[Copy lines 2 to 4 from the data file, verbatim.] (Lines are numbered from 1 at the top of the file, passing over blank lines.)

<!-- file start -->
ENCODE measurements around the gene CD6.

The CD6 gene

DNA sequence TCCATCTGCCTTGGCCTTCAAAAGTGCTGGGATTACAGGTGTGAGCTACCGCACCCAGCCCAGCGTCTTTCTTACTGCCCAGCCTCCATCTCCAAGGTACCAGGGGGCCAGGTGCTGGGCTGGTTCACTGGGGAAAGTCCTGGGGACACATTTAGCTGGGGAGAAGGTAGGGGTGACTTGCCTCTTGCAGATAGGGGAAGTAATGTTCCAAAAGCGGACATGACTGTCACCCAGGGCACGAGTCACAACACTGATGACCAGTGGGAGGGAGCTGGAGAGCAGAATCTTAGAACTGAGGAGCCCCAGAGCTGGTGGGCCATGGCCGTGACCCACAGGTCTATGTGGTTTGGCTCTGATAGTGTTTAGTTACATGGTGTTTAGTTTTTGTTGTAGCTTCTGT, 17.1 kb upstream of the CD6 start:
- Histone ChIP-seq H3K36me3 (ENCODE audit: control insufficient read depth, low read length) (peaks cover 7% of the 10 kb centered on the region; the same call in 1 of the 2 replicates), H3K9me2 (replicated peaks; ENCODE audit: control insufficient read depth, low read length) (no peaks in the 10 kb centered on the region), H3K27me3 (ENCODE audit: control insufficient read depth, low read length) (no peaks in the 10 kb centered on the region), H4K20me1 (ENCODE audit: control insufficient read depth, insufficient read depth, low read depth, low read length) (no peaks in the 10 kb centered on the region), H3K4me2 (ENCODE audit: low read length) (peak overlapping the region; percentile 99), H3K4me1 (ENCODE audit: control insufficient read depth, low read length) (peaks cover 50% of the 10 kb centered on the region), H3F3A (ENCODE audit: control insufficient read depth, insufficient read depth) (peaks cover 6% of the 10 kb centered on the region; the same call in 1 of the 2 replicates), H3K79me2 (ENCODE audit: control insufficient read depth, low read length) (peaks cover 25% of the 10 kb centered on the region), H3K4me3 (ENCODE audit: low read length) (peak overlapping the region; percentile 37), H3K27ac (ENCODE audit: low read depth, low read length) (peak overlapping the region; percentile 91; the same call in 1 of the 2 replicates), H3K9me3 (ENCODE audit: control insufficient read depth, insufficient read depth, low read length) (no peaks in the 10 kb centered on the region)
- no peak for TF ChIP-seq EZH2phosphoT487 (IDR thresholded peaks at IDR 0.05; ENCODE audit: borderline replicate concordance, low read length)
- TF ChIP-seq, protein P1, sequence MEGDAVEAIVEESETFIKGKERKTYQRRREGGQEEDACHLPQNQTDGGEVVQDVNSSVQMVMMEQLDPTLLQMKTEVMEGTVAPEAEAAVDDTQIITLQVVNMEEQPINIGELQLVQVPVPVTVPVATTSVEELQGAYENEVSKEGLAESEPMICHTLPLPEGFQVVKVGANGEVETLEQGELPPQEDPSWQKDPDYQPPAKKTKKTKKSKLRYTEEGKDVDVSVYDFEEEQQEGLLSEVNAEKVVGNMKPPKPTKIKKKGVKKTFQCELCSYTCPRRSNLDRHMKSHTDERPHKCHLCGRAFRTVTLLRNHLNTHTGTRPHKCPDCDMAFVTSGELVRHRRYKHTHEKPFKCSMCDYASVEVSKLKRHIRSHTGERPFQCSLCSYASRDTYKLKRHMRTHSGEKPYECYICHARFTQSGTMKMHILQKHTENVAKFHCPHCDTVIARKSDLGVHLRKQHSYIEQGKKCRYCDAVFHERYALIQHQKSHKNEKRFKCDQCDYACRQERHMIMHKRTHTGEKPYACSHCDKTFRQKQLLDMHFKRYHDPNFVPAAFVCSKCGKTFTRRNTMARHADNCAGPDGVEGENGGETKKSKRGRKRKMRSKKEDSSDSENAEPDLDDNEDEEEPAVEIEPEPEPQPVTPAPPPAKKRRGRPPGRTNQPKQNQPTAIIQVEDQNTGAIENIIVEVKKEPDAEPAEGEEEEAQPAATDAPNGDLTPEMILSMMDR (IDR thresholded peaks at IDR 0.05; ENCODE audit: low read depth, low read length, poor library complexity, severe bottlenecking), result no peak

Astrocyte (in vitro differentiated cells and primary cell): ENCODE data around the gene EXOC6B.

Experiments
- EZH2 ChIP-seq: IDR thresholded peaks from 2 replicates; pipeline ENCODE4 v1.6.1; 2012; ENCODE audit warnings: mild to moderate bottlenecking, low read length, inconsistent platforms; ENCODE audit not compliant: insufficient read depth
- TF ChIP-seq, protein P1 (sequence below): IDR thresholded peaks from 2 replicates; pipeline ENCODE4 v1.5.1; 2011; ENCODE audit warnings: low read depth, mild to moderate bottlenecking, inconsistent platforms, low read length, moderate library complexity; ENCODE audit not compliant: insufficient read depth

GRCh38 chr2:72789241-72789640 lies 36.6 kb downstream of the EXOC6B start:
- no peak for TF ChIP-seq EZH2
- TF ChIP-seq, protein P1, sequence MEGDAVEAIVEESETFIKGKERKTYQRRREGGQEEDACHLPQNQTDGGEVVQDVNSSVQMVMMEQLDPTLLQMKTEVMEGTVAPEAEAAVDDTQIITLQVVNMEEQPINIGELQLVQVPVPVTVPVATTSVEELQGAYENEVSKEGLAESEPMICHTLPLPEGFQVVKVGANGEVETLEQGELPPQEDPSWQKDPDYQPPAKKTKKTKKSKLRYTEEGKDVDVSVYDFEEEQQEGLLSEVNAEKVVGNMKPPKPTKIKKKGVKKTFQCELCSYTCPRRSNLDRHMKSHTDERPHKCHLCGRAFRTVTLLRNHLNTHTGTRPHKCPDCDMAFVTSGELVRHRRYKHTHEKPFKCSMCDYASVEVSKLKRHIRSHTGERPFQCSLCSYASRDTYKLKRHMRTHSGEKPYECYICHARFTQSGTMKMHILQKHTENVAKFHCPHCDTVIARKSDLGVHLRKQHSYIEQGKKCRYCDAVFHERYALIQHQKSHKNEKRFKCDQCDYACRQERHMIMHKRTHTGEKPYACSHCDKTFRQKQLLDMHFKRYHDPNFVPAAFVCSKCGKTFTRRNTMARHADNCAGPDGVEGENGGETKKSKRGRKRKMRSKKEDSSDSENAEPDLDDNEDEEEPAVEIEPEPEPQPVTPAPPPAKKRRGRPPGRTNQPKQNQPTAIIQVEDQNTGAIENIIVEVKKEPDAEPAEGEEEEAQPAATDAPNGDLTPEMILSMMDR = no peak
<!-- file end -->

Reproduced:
The CD6 gene

DNA sequence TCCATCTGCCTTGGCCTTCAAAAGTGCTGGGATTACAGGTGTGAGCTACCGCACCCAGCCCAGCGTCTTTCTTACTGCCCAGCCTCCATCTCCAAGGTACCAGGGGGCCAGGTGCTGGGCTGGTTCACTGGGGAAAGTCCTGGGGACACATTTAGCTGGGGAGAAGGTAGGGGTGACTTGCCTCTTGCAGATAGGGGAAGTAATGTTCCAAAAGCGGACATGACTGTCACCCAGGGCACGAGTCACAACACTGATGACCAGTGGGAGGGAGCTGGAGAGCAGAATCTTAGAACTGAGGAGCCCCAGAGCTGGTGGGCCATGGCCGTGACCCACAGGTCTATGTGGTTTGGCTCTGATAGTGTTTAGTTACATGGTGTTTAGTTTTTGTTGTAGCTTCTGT, 17.1 kb upstream of the CD6 start:
- Histone ChIP-seq H3K36me3 (ENCODE audit: control insufficient read depth, low read length) (peaks cover 7% of the 10 kb centered on the region; the same call in 1 of the 2 replicates), H3K9me2 (replicated peaks; ENCODE audit: control insufficient read depth, low read length) (no peaks in the 10 kb centered on the region), H3K27me3 (ENCODE audit: control insufficient read depth, low read length) (no peaks in the 10 kb centered on the region), H4K20me1 (ENCODE audit: control insufficient read depth, insufficient read depth, low read depth, low read length) (no peaks in the 10 kb centered on the region), H3K4me2 (ENCODE audit: low read length) (peak overlapping the region; percentile 99), H3K4me1 (ENCODE audit: control insufficient read depth, low read length) (peaks cover 50% of the 10 kb centered on the region), H3F3A (ENCODE audit: control insufficient read depth, insufficient read depth) (peaks cover 6% of the 10 kb centered on the region; the same call in 1 of the 2 replicates), H3K79me2 (ENCODE audit: control insufficient read depth, low read length) (peaks cover 25% of the 10 kb centered on the region), H3K4me3 (ENCODE audit: low read length) (peak overlapping the region; percentile 37), H3K27ac (ENCODE audit: low read depth, low read length) (peak overlapping the region; percentile 91; the same call in 1 of the 2 replicates), H3K9me3 (ENCODE audit: control insufficient read depth, insufficient read depth, low read length) (no peaks in the 10 kb centered on the region)